Joint account

GPs and LPs lately have been at odds over terms, but they are totally aligned in opposition to the FDIC’s proposed bank ownership rules, writes Christopher Witkowsky.

It’s good to see private equity firms and their limited partners on the same side at a time when many are fiercely renegotiating terms and conditions.

Since the US Federal Deposit Insurance Corporation proposed bank ownership rules in early July, both GPs and their LPs have been loudly protesting the potential regulations and their ramifications.
 
The FDIC, which will vote on its proposed rules Wednesday, wants investment firms to keep a higher capital cushion in the banks they own and, among other measures, would also like to impose a three-year hold period on private equity firms that invest in banks.

More than 60 public letters protesting the potential rules have been sent to the FDIC from some big hitters in private equity like The Blackstone Group, JC Flowers, Lee Equity Partners, Golden Gate Capital, Kohlberg Kravis Roberts and CharlesBank Capital Partners. And Blackstone's Tony James as well as Fortress' Wes Edens have used recent earnings calls as platforms to express concern over the FDIC proposals.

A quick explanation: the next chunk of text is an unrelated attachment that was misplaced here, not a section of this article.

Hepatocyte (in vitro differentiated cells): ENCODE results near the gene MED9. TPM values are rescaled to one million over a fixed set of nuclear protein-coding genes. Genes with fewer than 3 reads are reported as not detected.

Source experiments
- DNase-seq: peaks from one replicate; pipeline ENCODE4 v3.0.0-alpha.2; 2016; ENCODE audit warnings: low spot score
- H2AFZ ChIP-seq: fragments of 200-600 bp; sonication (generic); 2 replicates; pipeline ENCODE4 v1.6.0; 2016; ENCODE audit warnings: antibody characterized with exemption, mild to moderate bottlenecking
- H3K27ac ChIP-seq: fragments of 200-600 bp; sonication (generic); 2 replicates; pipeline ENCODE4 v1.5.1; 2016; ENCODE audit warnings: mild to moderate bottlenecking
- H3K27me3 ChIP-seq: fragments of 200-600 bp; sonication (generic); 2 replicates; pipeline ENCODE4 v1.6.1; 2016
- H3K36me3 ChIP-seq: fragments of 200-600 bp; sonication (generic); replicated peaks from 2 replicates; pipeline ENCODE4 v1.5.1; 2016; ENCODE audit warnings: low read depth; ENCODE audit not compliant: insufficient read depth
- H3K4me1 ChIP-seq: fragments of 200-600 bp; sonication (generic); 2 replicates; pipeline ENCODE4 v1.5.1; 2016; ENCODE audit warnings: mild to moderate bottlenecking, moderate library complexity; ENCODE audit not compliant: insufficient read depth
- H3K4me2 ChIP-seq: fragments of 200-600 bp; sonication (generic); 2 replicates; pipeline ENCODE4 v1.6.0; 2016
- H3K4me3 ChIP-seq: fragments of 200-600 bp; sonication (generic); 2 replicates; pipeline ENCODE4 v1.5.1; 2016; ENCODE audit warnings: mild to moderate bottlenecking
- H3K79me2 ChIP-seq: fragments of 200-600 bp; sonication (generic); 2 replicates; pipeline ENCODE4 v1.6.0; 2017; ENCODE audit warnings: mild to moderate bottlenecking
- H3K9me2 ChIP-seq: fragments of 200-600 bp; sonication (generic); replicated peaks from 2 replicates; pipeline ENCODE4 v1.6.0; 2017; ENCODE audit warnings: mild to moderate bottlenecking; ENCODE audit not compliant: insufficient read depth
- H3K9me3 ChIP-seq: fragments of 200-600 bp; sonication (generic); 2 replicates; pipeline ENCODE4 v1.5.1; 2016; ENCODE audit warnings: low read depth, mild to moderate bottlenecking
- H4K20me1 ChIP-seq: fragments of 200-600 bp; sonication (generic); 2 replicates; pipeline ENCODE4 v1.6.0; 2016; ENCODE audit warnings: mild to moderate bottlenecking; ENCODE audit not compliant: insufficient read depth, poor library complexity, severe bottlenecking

But it's not just the GPs that are up in arms. A group of influential public US pensions also wrote the FDIC with its own list of concerns over the regulations, backing up the comments from GPs and at the same time showing that institutional investors are knowledgeable about the issues that may effect the opportunities in an important asset class.

For example, as the pensions point out, the 15 percent capital cushion the FDIC would like to require for private equity firms is “unduly restrictive and will limit the ability of these banks and thrifts to be recapitalised”. This is probably the most hotly contested proposed rule from the FDIC, but other rules, including forcing investment firms to serve as a “source of strength” to their banks, have also been questioned.

The pensions also raised concerns about an expansion of the source of strength requirement that would put a claim on underlying investors in a club deal for a bank. Under that scenario, minority investors in a club deal could be required to provide support for ailing banks, even if they are not the controlling institution. This situation could lead to “open-ended capital calls” that would drive away investors from participating with any firm subject to that requirement, the pensions argued.

It's good for the industry that both managers and their investors have rallied to fight regulations that would prevent them from making potentitally lucrative investments. The FDIC would do well to take these suggestions to heart and find a way to bring all parties on board for the benefit of the US financial system.